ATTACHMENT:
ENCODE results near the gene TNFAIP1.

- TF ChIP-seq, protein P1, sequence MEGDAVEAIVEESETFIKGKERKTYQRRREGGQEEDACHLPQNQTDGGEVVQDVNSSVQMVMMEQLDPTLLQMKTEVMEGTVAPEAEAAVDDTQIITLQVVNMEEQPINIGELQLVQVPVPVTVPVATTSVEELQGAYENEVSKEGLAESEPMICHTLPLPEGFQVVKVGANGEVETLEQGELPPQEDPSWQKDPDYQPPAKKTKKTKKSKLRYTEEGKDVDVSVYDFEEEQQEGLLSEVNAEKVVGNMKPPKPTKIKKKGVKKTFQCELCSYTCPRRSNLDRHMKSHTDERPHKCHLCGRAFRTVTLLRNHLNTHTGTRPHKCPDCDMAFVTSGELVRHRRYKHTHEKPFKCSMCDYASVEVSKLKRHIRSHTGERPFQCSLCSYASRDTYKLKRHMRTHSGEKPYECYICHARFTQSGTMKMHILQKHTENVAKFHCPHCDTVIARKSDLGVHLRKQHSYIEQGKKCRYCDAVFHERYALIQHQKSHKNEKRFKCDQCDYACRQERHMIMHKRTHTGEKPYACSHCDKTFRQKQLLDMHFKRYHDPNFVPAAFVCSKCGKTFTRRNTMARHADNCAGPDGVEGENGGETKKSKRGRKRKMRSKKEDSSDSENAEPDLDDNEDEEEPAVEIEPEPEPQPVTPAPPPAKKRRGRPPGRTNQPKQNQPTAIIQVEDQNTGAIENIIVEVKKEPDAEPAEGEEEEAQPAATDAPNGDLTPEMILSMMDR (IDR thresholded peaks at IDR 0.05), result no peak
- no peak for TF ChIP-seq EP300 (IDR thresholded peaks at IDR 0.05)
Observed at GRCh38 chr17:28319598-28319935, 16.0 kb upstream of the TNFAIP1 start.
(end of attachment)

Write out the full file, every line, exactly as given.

ENCODE results near the gene TNFAIP1.

- TF ChIP-seq, protein P1, sequence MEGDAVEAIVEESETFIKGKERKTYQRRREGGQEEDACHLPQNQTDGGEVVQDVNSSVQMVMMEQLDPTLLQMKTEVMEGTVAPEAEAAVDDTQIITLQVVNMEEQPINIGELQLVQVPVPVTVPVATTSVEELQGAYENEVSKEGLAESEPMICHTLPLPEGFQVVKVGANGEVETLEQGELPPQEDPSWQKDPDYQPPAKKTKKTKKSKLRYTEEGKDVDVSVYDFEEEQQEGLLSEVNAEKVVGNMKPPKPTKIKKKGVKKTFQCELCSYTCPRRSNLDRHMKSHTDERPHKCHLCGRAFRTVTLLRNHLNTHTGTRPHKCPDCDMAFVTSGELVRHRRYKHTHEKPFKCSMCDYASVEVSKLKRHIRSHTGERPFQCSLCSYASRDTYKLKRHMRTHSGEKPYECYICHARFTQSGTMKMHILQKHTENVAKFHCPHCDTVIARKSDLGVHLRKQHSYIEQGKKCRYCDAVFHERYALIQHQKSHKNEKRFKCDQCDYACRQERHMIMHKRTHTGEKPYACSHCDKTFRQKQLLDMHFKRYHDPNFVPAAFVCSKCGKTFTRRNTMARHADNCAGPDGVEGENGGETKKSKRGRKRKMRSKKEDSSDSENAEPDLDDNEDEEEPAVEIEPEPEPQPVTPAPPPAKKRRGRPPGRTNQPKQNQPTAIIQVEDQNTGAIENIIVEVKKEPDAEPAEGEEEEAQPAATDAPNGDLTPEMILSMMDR (IDR thresholded peaks at IDR 0.05), result no peak
- no peak for TF ChIP-seq EP300 (IDR thresholded peaks at IDR 0.05)
Observed at GRCh38 chr17:28319598-28319935, 16.0 kb upstream of the TNFAIP1 start.